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Summer 2013: Questions

For the foreword to this issue, click here.

ASK MOST KNOWLEDGEABLE JEWS about successful models of structured Jewish self-government, and they will point to the Vaad Arba Aratzos of 16th to 18th century Poland. At its best, the Vaad’s operations included many lay people working in concert with the most respected Torah figures of the generation. In some areas, the labor was divided: lay people took more responsibility in some, and rabbonim in others. Decisions were often signed by both. For the most part, the Vaad got things done.

So much has changed since the heyday of the Vaad. No one would argue that the Vaad model is practical for the American Orthodox community today. We do not have anything resembling a unified approach to issues affecting the community as a whole, nor are people of one mind as to whether we would want one, even if it could be constructed. We have important community institutions that were assembled over decades through the mesiras nefesh of many people to whom we are beholden. Each addresses a different slice of the pie of communal issues.

Yet, we are aware that much has changed even since the founding of those institutions. There are new challenges, owing to a much-expanded community, and very new social and economic challenges. How well are we prepared for the future? We asked a group of people with years of experience tending to local and national leadership groups to help the rest of us think through the best ways to address the present and plan for the future. We asked them to consider these questions:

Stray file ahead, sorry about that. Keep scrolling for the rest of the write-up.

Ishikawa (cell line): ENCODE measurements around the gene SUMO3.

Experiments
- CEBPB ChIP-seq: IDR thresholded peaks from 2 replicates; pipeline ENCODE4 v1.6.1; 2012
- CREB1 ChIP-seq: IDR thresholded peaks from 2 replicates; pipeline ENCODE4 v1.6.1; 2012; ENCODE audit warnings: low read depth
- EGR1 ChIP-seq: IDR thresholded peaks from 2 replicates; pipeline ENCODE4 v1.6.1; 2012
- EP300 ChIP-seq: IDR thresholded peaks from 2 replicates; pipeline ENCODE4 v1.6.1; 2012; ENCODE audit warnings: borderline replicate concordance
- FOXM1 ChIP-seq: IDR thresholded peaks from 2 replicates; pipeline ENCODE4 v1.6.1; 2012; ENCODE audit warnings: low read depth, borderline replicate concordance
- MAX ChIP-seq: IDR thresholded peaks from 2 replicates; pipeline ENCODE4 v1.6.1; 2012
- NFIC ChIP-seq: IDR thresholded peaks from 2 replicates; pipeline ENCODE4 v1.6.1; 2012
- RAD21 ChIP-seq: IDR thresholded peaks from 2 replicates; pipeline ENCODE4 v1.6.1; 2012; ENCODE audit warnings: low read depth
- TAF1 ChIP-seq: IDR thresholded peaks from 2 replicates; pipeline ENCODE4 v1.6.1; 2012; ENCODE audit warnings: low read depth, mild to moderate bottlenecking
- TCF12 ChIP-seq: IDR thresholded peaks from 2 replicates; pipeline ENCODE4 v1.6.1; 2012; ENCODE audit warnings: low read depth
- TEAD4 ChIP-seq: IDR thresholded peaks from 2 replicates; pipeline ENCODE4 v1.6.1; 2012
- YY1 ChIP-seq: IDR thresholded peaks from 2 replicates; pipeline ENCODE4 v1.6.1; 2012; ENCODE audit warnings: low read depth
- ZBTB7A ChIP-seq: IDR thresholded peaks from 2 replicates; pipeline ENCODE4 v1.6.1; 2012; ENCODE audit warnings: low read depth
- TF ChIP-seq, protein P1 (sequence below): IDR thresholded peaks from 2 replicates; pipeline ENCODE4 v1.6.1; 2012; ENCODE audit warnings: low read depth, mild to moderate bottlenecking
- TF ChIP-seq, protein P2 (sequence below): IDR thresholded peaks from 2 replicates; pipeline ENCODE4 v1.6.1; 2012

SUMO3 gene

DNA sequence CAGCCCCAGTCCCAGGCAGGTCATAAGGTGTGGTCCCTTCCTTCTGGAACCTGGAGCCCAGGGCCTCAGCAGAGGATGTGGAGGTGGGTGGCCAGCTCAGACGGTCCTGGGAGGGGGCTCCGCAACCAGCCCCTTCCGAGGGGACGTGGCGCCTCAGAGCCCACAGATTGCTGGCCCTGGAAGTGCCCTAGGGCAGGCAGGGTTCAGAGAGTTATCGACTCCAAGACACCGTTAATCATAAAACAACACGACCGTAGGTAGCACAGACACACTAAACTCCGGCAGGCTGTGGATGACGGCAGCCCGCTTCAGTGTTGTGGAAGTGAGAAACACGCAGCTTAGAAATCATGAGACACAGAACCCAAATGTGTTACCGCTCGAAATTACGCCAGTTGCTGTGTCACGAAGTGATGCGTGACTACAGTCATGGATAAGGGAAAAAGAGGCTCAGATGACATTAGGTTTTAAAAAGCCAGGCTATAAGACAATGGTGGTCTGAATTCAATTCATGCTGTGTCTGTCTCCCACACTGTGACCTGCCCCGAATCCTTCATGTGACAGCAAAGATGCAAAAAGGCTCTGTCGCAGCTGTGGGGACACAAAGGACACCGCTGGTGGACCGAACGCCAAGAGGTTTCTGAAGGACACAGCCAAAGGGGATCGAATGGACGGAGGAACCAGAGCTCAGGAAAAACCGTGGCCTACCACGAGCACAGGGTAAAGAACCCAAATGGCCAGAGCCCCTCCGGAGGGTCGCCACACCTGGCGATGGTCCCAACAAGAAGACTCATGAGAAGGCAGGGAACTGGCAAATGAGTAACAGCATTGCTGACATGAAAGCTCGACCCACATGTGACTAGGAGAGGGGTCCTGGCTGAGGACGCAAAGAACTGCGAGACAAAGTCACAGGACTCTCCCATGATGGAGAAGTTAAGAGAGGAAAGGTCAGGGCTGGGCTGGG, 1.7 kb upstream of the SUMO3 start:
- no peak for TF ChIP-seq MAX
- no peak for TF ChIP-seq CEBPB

1. Which issues should be dealt with by local institutions and which by national ones? How can national institutions achieve the mandate they need to work effectively? How can/should local institutions react when national policies seem at odds with their more localized needs?

2. In the times of the Vaad, each kahal was defined by the existence of a local authority that dealt with issues of halacha, as well as vital community needs such as tzedaka. Very few of those kehilos exist today. What defines a community unit in today’s calculus?

3. Are there effective ways for lay people today to interact with rabbinic leadership? What should be the role of lay people?

4. What are the strengths and weaknesses of existing community organizations? Should we strengthen those already in place, or phase in new ones as needed? Are there others that should be phased out, or re-imagined?

5. What advice would you offer the younger generation about how to become effective leaders within the current environment? What are some of the obstacles they can expect to face and how might they overcome them?

To view the Responses, click here.